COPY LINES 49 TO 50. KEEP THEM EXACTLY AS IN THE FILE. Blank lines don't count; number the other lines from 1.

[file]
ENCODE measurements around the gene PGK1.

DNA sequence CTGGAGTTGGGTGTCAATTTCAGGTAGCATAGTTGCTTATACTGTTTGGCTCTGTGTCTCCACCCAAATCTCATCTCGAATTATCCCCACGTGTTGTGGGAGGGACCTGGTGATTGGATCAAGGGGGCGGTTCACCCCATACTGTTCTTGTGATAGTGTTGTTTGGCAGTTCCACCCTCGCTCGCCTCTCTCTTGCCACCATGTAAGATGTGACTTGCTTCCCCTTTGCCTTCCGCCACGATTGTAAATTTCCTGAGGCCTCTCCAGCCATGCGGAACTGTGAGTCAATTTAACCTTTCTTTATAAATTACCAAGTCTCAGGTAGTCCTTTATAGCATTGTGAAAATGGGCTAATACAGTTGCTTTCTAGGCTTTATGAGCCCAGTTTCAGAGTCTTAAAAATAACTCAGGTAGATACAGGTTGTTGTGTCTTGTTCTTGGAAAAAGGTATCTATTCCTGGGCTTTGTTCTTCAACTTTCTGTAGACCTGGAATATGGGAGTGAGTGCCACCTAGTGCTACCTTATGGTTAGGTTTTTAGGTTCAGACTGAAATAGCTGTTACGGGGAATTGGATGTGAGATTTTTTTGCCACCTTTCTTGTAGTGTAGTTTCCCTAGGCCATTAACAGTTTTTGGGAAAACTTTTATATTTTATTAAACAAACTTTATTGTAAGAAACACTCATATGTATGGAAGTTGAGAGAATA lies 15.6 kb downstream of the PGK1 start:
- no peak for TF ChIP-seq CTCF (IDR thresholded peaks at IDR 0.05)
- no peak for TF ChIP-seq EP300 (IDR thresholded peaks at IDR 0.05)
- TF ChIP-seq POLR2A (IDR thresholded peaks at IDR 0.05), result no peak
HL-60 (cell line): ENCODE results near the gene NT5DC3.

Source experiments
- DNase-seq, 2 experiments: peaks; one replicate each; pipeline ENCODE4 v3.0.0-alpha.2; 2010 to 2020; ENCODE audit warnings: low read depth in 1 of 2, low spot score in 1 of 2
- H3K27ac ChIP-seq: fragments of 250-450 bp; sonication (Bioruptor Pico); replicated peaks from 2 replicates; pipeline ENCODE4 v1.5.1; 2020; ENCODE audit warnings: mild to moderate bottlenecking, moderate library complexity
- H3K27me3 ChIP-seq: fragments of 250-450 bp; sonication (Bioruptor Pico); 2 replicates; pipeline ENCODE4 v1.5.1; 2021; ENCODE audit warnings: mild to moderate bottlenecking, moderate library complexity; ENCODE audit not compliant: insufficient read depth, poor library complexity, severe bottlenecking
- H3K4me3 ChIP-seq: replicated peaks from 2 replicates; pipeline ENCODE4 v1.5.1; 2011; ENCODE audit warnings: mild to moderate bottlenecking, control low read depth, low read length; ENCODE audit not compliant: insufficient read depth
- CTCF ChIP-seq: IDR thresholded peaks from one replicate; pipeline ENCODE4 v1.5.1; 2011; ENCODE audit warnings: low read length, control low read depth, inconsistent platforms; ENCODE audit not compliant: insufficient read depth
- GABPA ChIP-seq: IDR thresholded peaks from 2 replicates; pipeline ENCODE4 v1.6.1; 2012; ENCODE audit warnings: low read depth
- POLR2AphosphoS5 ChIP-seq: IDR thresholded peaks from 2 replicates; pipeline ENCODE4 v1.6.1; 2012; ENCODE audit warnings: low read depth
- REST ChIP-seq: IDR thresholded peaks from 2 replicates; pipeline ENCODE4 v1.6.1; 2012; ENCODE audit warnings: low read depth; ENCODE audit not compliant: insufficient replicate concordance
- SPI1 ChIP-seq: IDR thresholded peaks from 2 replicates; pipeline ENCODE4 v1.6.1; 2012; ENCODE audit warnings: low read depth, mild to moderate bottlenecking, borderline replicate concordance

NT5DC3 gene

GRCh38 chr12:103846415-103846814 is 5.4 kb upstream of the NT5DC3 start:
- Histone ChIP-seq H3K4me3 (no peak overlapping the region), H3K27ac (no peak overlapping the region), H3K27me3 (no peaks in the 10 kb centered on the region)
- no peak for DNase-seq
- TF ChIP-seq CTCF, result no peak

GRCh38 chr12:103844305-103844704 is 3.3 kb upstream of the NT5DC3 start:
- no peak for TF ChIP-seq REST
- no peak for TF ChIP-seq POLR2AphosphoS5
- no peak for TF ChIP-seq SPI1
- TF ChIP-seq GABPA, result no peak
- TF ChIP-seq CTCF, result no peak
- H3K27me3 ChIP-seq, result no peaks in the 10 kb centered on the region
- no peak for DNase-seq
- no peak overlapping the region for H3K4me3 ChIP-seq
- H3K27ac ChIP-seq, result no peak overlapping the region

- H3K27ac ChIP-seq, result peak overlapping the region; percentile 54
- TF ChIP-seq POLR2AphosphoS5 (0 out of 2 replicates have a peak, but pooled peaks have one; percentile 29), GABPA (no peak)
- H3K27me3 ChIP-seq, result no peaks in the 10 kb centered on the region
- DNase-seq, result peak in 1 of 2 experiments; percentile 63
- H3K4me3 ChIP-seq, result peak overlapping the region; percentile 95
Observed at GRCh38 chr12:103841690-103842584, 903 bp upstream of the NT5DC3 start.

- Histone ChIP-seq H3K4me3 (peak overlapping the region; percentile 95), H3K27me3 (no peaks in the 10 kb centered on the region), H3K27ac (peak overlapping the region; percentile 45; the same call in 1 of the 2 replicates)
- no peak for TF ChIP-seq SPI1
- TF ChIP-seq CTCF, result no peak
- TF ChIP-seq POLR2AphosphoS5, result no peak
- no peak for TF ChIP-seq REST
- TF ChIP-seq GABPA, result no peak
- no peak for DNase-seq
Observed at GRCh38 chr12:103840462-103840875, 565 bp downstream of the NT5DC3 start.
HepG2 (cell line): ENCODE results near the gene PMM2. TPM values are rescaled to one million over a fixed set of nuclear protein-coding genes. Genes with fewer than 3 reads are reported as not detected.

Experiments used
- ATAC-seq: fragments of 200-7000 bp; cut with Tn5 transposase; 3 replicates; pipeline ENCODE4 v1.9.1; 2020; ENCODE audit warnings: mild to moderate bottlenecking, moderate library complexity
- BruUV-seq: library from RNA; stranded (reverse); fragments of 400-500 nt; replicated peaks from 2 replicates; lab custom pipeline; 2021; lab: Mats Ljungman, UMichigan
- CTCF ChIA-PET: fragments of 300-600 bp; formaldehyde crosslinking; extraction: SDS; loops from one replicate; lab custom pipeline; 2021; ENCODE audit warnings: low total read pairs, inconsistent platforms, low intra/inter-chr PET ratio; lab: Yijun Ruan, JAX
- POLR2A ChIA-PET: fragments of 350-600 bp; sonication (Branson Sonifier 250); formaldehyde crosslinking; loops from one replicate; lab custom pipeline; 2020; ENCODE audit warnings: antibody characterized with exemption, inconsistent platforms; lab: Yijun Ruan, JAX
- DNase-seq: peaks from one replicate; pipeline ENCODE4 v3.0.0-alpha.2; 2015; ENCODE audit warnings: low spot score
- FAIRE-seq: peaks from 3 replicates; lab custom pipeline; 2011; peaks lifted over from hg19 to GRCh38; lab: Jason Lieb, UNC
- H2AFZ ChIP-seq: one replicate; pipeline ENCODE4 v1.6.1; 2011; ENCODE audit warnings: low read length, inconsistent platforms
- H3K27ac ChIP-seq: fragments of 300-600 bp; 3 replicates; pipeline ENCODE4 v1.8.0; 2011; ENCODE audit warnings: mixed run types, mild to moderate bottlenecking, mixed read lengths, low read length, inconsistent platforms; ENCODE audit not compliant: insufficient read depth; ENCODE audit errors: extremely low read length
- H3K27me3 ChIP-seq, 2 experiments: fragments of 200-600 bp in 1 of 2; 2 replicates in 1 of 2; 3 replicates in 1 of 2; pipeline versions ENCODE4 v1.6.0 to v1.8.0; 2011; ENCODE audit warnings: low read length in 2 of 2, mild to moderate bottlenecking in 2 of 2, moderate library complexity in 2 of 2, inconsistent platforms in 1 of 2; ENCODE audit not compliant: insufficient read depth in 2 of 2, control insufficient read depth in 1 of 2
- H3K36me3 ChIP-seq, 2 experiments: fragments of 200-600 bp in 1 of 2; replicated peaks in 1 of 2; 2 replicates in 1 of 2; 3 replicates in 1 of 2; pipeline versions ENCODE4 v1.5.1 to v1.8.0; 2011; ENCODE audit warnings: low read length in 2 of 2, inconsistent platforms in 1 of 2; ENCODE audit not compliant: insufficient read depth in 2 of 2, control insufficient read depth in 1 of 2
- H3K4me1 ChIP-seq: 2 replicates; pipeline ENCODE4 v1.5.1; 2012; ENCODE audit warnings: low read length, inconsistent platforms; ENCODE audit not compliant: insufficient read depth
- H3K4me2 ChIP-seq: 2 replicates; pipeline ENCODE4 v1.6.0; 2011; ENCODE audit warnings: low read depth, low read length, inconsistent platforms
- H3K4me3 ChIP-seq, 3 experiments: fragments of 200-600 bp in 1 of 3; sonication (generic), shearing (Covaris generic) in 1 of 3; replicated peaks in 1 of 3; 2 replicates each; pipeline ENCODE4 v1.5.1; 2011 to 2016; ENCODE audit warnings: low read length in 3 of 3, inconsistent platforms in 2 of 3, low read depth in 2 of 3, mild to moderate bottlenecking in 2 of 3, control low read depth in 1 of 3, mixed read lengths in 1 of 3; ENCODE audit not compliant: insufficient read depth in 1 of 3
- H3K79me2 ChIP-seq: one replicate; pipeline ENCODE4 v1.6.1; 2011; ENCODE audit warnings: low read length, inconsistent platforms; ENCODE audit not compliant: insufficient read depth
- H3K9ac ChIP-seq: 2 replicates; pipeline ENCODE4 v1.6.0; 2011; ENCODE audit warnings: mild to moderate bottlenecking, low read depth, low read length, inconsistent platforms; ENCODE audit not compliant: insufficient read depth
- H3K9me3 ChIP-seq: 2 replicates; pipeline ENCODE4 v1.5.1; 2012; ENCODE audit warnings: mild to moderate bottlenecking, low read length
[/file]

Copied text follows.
- BruUV-seq: library from RNA; stranded (reverse); fragments of 400-500 nt; replicated peaks from 2 replicates; lab custom pipeline; 2021; lab: Mats Ljungman, UMichigan
- CTCF ChIA-PET: fragments of 300-600 bp; formaldehyde crosslinking; extraction: SDS; loops from one replicate; lab custom pipeline; 2021; ENCODE audit warnings: low total read pairs, inconsistent platforms, low intra/inter-chr PET ratio; lab: Yijun Ruan, JAX